Independent films don't have budget for marketing. Their marketing happens in the form of festival participation where independent films get the much-needed visibility and recognition.
Pan Nalin sold his apartment last year in Mumbai to make his new film, Last Film Show. Set in Gujarat, the movie would have been scorching the international festival circuit this year like all of his previous films. But the coronavirus crisis has turned Nalin's plans upside down. "By the time we hit the first week of March, it all came to a halt," says Nalin about stopping production of the film. "Today we are devastated. We have plunged into enormous debts. We have no idea what the future holds for us," adds the director, whose last feature Angry Indian Goddesses had come runner-up at the Toronto festival's prestigious People's Choice Award in 2015.
Independent filmmakers like Nalin have been the worst-hit by the global health emergency that has put a question mark over international film festivals this year. The influential Cannes festival has postponed the May event and uncertainty looms over other international festivals. "Independent Indian movies are like kites without wind. But these kites will need wind and open sky, and only major international festivals can provide that," explains Nalin, known for his works Samsara (2001), Valley of Flowers (2006) and Faith Connections (2013).
No avenues for distribution in India
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Bauddhayan Mukherjee, another independent filmmaker, was headed for Cannes in May with his new feature film project, Marichjhapi. Early this month, Cannes festival announced the selection of Marichjhapi, which is set in Sundarbans, in its Cinefondation-L'atelier section that helps filmmakers find co-producers, along with 14 other projects from across the world. The selection of Marichjhapi, which revisits the killings of Bangladeshi refugees in Marichjhapi island in the Sunderbans in 1979, promised glad tidings for Indian cinema in Cannes this year, after a disappointing no-show last year.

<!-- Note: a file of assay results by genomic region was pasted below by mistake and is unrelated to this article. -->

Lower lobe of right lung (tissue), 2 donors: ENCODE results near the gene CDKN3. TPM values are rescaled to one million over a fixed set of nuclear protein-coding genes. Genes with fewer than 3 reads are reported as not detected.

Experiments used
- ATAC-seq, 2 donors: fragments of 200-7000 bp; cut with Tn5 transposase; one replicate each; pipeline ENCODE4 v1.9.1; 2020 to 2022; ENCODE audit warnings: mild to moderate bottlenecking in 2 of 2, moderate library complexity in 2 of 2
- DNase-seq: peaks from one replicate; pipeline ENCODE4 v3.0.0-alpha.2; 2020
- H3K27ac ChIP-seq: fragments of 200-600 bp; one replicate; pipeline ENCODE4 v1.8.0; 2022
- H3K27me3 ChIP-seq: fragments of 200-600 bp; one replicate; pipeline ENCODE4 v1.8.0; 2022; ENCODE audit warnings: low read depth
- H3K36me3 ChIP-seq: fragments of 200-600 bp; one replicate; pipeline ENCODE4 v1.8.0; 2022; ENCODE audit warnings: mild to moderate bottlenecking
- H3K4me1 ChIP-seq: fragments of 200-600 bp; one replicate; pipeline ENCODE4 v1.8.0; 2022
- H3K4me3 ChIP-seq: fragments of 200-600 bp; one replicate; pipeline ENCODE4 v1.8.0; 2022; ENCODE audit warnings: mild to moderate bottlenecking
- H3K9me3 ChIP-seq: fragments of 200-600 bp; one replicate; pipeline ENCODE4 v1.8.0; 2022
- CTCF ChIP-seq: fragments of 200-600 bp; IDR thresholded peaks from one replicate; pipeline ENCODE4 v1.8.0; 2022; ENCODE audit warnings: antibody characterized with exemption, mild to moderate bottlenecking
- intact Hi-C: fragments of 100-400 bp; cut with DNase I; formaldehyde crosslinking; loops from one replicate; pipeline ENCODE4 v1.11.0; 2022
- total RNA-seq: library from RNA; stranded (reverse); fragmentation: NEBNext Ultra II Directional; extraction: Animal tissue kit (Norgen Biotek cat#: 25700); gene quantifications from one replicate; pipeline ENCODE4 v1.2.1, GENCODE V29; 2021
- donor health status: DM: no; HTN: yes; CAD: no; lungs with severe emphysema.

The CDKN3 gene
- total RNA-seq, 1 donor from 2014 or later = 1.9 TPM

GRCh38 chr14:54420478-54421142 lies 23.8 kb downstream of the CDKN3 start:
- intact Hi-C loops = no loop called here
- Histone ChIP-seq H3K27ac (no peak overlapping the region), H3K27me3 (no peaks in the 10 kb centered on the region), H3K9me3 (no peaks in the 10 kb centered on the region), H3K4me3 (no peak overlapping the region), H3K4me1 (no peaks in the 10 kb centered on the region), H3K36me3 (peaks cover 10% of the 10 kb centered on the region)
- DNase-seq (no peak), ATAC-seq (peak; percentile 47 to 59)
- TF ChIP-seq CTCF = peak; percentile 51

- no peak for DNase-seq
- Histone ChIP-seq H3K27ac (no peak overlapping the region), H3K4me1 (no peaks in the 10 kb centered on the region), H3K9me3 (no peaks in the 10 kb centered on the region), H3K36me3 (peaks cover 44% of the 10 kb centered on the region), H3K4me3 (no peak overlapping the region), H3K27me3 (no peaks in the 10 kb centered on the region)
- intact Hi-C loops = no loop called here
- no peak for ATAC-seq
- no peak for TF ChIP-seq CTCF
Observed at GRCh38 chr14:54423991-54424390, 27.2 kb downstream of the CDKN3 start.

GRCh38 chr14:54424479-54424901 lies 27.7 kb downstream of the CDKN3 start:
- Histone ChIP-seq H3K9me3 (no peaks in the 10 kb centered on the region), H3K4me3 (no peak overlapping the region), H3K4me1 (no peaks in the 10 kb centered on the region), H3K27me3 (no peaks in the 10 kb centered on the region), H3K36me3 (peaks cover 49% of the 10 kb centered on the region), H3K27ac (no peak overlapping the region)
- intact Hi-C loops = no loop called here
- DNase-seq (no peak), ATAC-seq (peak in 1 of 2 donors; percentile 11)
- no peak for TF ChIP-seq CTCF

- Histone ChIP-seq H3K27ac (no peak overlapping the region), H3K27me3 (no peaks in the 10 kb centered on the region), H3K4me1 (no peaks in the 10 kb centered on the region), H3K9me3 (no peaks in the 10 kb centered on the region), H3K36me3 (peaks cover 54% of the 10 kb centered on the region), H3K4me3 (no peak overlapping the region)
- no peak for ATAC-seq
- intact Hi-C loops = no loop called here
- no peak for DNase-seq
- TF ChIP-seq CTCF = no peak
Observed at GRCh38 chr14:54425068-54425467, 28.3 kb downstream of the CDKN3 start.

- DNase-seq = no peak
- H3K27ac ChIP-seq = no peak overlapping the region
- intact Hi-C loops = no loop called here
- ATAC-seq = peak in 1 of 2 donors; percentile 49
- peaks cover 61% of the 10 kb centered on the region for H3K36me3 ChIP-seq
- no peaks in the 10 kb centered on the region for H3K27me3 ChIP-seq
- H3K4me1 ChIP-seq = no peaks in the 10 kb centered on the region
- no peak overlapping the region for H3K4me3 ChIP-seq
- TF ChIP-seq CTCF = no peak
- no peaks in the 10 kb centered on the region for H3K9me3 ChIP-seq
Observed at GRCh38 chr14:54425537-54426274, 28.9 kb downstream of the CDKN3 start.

"Cannes is a key element in our cinematic journey," says the Mumbai-based Mukherji. "If Cannes doesn't happen, the film gets pushed down the ladder of production and distribution," adds the director of such films as Teenkahon (2014) and The Violin Player (2016). Mukherji's homegrown production house, Little Lamb Films, has planned the shoot in the Sunderbans later this year. "The film is set in winter. If I miss shooting this winter, I will have to wait for one more year," says Mukherji, who had roped in an American co-producer -- Splendid Films in Georgia, Atlanta -- and set his sights on finding a European partner in Cannes.
"Independent films have no avenues for distribution in our country. Film festivals are one window independent filmmakers have to take their films into the world," says National Award-winning film critic Saibal Chatterjee. "For 11-12 days every year, Cannes is the movie capital of the world. If it is not happening, there is a huge gap in the international calendar that will be difficult to fill," adds Chatterjee, a regular at Cannes for the last two decades. "Everything will get affected and it will have a cascading effect on cinema as a business."